For a while now, wineries have been becoming more than storage units and factories: they embody the spirit of the wine they produce, they display the concept the winery is trying to sell. Wine is more than just a beverage, it's an experience, which is why many wineries are now open to the public for tours and tastings. Keeping that in mind, what needs to be addressed when designing a contemporary winery?
Showcasing: Wineries are usually placed in the middle or next to the vineyards where their grapes come from, which gives a design advantage when it comes to showcasing it to the public. Strategically placed windows and views in tasting rooms and foyers, for example, can help create the illusion of being immersed where it all happens, in the middle of the vineyard, cancelling surrounding visual noises; the visitor doesn't need to see the rough part of wine making, such as loading and unloading of pallets. The concept of "from the field to the table" takes a whole new meaning in a tasting room with the perfect view of acres of vineyards.
Some wineries offer tours of the installations, and as mentioned earlier, by carefully designing spaces you can make sure people only see what's relevant, such as cellars and barrels, or mechanized bottling. To do so, and to avoid contamination of the product, you can design points of view inside the winery; some wineries have catwalks over the cellars and containers (each container depends on the stage of the wine), others place their tasting rooms overhanging in an upper level. People don't need to see administration offices, for instance, as they kill the experience. These controlled view points and routes also help to avoid disturbances in the winery that may interrupt the production process and the workers, and could result in injured guests.
Wine Making: Wineries also have to be functional, as their primary role is to produce wine. There are some things to keep into consideration when designing the spaces where wine is going to be produced and then stored for long periods of time, depending on what kind of wine is being made.
The design needs to keep in mind all the steps of wine making: collection of the grapes (if the winery is in the vineyard), reception and preparation of the grapes, crushing of the grapes, primary fermentation, etc. Every process needs their own separate space and has different temperature and light needs. For example, cellars need to be dark and cool, and keeping them like that in environments suitable for the growth of vineyards (warm weather zones) could be challenging and must be thought thoroughly during the design process.
Light: To keep the wine free of light and sun heat, make sure to minimize the amount of natural light- natural light degrades wine, and the heat coming from the sun also damages it. Opt for diffuse, soft, artificial lighting, coming from controlled directions, that doesn't give out extra heat. Led lights are a good option.
Ventilation: This is also a big aspect to consider in rooms where the wine is fermenting, as it releases highly flammable fumes, which can also be toxic for the workers. Make sure to add ventilation shafts, louvers, or any mechanical ventilation system- you can take advantage of temperature differences to make the heat -and fumes- come up and get out of the building using exhausts, without the need of adding fans and using less energy.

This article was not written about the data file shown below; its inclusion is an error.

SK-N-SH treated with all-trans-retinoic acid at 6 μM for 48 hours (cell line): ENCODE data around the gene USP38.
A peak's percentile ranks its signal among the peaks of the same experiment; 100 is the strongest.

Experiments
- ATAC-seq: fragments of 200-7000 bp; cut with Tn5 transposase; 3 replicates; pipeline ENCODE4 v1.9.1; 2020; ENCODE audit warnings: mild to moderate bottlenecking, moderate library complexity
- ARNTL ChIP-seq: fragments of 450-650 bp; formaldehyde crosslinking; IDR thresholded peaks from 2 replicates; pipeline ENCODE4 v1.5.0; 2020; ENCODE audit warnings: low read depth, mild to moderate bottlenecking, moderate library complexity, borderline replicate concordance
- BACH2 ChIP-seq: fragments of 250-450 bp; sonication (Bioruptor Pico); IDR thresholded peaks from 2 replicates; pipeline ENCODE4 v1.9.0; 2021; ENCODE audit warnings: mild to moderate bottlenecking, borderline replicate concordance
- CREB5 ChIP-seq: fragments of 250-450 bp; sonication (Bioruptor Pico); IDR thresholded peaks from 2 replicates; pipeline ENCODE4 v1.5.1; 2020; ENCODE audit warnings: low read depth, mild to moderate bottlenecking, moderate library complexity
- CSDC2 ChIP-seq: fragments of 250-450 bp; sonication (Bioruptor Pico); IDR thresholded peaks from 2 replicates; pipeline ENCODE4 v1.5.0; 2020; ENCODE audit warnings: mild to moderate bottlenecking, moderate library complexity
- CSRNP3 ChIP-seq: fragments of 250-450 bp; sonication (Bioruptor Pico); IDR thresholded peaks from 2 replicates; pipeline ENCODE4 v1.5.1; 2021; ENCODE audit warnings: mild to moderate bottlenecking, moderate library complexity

Heat: A good way to keep your winery cool, is to half-bury the building- that way you'll be taking advantage of the earth's natural cooling properties and will avoid the radiant heat that may come from the walls which absorb heat during the day. Other than controlling the amount of sun heat coming from outside, you need to think of the heat produced by the fermentation process, and other processes inside the winery. Besides using a ventilation system to take out the heat that originates inside the building, you could opt for bringing cool air from outside, using a ground-coupler heat exchange system, which takes advantage of the earth's constant underground temperature to deliver cool air into the building. Of course, insulation is key for any of the cooling and ventilating systems to work.
Other things to consider: Secondary parts of the building such as administrative offices, facilities for the grape pickers (if the building is in the vineyard), resting places for the workers involved in the process of wine making, must be taken into consideration too. It's advisable that both aspects of the winery are kept separate from each other, and connected by one controlled space, to avoid contamination or accidents- wine production depends a lot on a perfectly balanced environment. This connection can, and should, be designed beforehand- it could even act as an architectural space organizer element.
What are your opinions on contemporary wineries? What are other design aspects to keep in mind for this kind of building? Share your thoughts.